The partial fraction decomposition or also commonly known as partial fraction expansion is the operation that consists in expressing the fraction as a sum of a polynomial (possibly zero) and one or several fractions with a simpler denominator.
The importance of the partial fraction decomposition lies in the fact that it provides an algorithm for computing the antiderivative of a rational function.
In symbols, one can use partial fraction expansion to change a rational fraction in the form
where ƒ and g are polynomials, into an expression of the form
where gj (x) are polynomials that are factors of g(x), and are in general of lower degree. Thus, the partial fraction decomposition may be seen as the inverse procedure of the more elementary operation of addition of rational fractions, which produces a single rational fraction with a numerator and denominator usually of high degree. Thus, the outcome of a full partial fraction expansion expresses that fraction as a sum of fractions, where:
- the denominator of each term is a power of an irreducible (not factorable) polynomial and
- the numerator is a polynomial of smaller degree than that irreducible polynomial.
Basic principles Edit
The basic principles involved are quite simple,
Assume a rational function R(x) = ƒ(x)/g(x) in one indeterminate x has a denominator that factors as
over a field K (we can take this to be real numbers, or complex numbers). If P and Q have no common factor, then R may be written as
Given two polynomials and , where the αi are distinct constants and deg P < n, partial fractions are generally obtained by supposing that
and solving for the ci constants, by substitution, by equating the coefficients of terms involving the powers of x, or otherwise. (This is a variant of the method of undetermined coefficients.)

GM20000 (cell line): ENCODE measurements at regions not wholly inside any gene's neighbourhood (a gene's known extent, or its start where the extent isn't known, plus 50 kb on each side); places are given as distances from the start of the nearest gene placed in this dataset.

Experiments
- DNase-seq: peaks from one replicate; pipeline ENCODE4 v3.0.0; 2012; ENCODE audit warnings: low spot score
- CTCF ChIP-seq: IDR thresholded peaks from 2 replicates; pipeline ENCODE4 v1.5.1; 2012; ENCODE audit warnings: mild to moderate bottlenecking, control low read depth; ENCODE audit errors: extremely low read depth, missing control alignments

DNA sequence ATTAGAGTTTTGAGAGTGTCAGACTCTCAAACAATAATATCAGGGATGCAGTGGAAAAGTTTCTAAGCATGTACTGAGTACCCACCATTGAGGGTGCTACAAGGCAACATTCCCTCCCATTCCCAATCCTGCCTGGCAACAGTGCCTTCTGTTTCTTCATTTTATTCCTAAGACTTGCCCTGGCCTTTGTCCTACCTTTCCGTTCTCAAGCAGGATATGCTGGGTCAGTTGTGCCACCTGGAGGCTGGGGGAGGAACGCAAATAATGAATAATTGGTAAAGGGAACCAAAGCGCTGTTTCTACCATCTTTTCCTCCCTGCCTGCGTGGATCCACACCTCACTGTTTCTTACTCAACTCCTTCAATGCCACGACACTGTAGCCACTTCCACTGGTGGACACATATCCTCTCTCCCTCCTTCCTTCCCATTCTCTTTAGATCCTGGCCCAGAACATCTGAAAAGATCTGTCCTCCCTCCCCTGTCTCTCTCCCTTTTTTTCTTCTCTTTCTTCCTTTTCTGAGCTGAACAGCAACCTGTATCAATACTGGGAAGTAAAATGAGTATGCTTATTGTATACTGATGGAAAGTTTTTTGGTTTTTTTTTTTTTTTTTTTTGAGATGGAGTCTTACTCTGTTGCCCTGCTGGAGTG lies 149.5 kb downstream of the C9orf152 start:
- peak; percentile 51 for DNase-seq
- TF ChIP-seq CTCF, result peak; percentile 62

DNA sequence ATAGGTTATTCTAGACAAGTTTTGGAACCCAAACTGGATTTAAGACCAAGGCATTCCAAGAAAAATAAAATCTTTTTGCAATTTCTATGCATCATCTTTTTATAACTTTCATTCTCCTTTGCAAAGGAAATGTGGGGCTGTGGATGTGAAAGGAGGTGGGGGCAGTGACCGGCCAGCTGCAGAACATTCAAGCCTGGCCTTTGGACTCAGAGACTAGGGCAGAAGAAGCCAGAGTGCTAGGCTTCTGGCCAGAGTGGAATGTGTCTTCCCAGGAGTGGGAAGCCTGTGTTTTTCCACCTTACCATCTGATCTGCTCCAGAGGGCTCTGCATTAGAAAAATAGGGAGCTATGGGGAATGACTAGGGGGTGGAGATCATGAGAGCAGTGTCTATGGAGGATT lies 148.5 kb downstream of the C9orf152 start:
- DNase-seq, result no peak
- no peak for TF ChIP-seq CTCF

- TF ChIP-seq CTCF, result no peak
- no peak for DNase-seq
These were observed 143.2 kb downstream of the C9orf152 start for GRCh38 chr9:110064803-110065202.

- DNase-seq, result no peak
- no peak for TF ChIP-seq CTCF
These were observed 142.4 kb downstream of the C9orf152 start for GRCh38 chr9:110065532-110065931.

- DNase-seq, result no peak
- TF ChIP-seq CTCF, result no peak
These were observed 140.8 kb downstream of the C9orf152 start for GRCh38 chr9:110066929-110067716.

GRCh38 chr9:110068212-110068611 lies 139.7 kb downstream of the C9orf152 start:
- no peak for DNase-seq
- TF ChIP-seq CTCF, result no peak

A more direct computation, consists in writing
where is the derivative of the polynomial .
Example 1 Edit
Here, the denominator splits into two distinct linear factors:
so we have the partial fraction decomposition
Multiplying through by x2 + 2x − 3, we have the polynomial identity
Substituting x = −3 into this equation gives A = −1/4, and substituting x = 1 gives B = 1/4, so that
Example 2 Edit
After performing long-division, we have
Since (−4)2 − 4(8) = −16 < 0, x2 − 4x + 8 is irreducible, and so
Multiplying through by x3 − 4x2 + 8x, we have the polynomial identity
Taking x = 0, we see that 16 = 8A, so A = 2. Comparing the x2 coefficients, we see that 4 = A + B = 2 + B, so B = 2. Comparing linear coefficients, we see that −8 = −4A + C = −8 + C, so C = 0. Altogether,
Example 3 Edit
After performing long-division and factoring the denominator, we have
The partial fraction decomposition takes the form
Multiplying through by (x − 1)3(x2 + 1)2 we have the polynomial identity
Taking x = 1 gives 4 = 4C, so C = 1. Similarly, taking x = i gives 2 + 2i = (Fi + G)(2 + 2i), so Fi + G = 1, so F = 0 and G = 1 by equating real and imaginary parts. With C = G = 1 and F = 0, taking x = 0 we get A − B + 1 − E − 1 = 0, thus E = A − B.
We now have the identity
Expanding and sorting by exponents of x we get
We can now compare the coefficients and see that
with A = 2 − D and −A −3 D =−4 we get A = D = 1 and so B = 0, furthermore is C = 1, E = A − B = 1, F = 0 and G = 1.
The partial fraction decomposition of ƒ(x) is thus
Alternatively, instead of expanding, one can obtain other linear dependences on the coefficients computing some derivatives at x=1 and at x=i in the above polynomial identity. (To this end, recall that the derivative at x=a of (x−a)mp(x) vanishes if m > 1 and it is just p(a) if m=1.) Thus, for instance the first derivative at x=1 gives
that is 8 = 2B + 8 so B=0.